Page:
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sweetpetite

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Reply with quote  #101 
I work in a nursing home, and some residents are on a "super foods diet"  if they have trouble keeping their weight up.  I have been using "super food"   Oatmeal made with 2% milk = 400 calories for a small serving and the mashed potatoes pack a good punch too.   

sweetpetite

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Reply with quote  #102 

D's favorite meals/snacks lately:

Nutty Broccoli Slaw - My d eats this by the plateful and will finish off an entire recipe in 2 days as snacks and side dishes.

2 -12 oz. packages broccoli slaw

1 cup sunflower seeds

1 cup sliced honey roasted almonds

2 packages chicken flavor ramen noodles - crunched up

1 bunch green onions (we sometimes leave these out)

Dressing:

2/3 C canola oil

1/3 C red wine vinegar

1/3 C sugar

1 seasoning packet from the ramen noodles

Combine all ingredients in a large bowl - prepare dressing and pour over - mix well and let sit for a while to let ramen noodles soften up a bit when they absorb the dressing.

 

 

Risotto Rice Chicken Alfredo

Prepare risotto rice per package directions (sauté onions in butter and olive oil, add 1 c risotto and add 3 c chicken broth one cup at a time until absorbed)

Put rice into buttered glass baking dish 

Cover with ½ jar ragu Alfredo sauce (or what ever kind you like)

Put boneless skinless chicken breast on top (or chicken thighs)

Cover with remaining Alfredo sauce

Bake at 350 for 45 min to 1 hour until nice and bubbly and the chicken is done.

 

 

Chicken Bake

Take one or two packets of Lipton “savory garlic and herbs” instant soup

Mix it with 1/2 C olive oil and 1/2 C water (this can be adjusted depending on how much chicken you are cooking - just use equal parts oil and water - with 2 packets I am usually cooking a large family size package of chicken thighs) Microwave mixture for 30 seconds and stir

Pour over chicken thighs in glass baking dish (I usually oil the baking dish first)- just enough to coat each piece of chicken well with a little extra around the meat  - but not to swim in (you want the skin to get crispy)

Bake until chicken is done and skin is crispy - its delicious.

I got this crab casserole off the Internet - and D loves it

Crab Casserole

3 eggs

2 cups heavy cream

1 1/2 cups mayonnaise

2 tablespoons chopped onion

2 tablespoons chopped fresh parsley

1/2 cup dry sherry

1 (6 ounce) package herb-seasoned dry bread stuffing mix (Stove top)

1 pound cooked crab meat

Bread crumbs

DIRECTIONS

Place eggs in a saucepan and cover with cold water. Bring water to a boil and immediately remove from heat. Cover and let eggs stand in hot water for 10 to 12 minutes. Remove from hot water, cool, peel and chop.

Preheat oven to 300 degrees F (150 degrees C). Lightly grease an 11x7 inch baking dish.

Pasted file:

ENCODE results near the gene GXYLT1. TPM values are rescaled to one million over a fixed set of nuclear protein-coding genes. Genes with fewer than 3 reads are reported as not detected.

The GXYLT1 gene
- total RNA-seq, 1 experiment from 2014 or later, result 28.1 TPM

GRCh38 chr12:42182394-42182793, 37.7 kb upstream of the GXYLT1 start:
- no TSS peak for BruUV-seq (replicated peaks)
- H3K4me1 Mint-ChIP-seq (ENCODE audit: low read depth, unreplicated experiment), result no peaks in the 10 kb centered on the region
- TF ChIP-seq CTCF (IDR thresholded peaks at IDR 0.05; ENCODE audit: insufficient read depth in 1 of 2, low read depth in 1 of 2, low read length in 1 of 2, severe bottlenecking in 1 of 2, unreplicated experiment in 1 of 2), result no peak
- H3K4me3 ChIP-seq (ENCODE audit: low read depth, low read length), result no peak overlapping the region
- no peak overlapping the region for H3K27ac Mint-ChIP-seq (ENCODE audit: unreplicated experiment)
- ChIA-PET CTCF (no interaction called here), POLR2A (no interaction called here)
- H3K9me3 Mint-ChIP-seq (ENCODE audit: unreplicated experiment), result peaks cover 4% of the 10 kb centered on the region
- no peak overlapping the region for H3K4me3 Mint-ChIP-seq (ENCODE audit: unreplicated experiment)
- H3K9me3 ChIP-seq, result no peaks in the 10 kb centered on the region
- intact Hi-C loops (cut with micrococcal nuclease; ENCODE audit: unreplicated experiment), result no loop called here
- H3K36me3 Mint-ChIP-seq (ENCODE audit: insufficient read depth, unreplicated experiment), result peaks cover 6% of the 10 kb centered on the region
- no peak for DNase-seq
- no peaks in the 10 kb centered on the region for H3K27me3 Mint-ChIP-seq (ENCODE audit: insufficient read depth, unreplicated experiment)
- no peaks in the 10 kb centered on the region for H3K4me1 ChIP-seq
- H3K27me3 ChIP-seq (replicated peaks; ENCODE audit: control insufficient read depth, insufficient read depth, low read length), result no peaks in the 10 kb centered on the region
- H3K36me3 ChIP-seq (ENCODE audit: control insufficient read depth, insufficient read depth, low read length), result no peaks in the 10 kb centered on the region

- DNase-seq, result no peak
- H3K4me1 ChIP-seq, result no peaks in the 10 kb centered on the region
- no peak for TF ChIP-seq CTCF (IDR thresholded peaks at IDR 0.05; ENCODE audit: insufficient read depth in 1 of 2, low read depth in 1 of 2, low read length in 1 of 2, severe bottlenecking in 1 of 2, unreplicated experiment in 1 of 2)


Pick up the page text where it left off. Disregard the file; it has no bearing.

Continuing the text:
In a bowl, combine the chopped eggs, heavy cream, mayonnaise, onion, parsley, stuffing and sherry. Stir in the crab meat.

Pour the mixture into prepared baking dish and sprinkle the bread crumbs on top. Bake in preheated oven for 45 minutes or until bubbly and slightly browned on top.

Servings Per Recipe: 8

Amount Per Serving

Calories: 685

Total Fat: 58.1g

Cholesterol: 229mg

Sodium: 835mg

Total Carbs: 20.3g

Dietary Fiber: 0.7g

Protein: 19.1g

 

 

 

 

 

 

mec

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Reply with quote  #103 

YUM! Good for you SP. No wonder your d is putting on weight. My children and h never liked casseroles or mixed foods, ever. So, in our family we pretty much eat everything separated. It is kind of hard getting in a lot of calories that way, but we did OK.


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21 year old daughter who was DX with RAN at 9 years old. The work of recovery is ongoing. 
Elisabeth

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Reply with quote  #104 
I can't believe it has taken me this long to figure this out but I just started pre measuring all the dry ingredients for the 'Marvelous Muffins'. What a time saver in my hectic mornings. I'm now adding a few tablespoons of wheat germ and ground flax seed to muffins each morning. Sliced almonds go over the best at our house for the nut addition. I put all dry ingredients, including nuts in a baggie. Then I just have to melt butter with sugar add egg and sour cream -voila.
grace

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Reply with quote  #105 
My daughter was diagnosed with anorexia last month. She is 11 years old, stands 4 feet 11 inches, and weighs 74 pounds. I have begun refeeding, and simply cannot get her to consume more than 2000 calories per day. I'm using shakes as the backbone of her menu, but am having a very difficult time getting her to consume enough real food at mealtimes to amount to much. She begins the day with half of a large bakery blueberry muffin with butter. Lunch is usually a peanut butter sandwich, heavy on the peanut butter, and a 100-calorie pack of crackers. Dinner is very small indeed. We've had to resort to Carnation Instant Breakfast along with it. She has a couple of small snacks and juice drinks during the day. I realize I should push her intake upward, but she absolutely refuses and tells me she is full. She's never been a big eater, so she probably is. Is there a magic formula for a calorie-dense food that is not intimidating in size?
Any input would be hugely appreciated.
Elisabeth

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Reply with quote  #106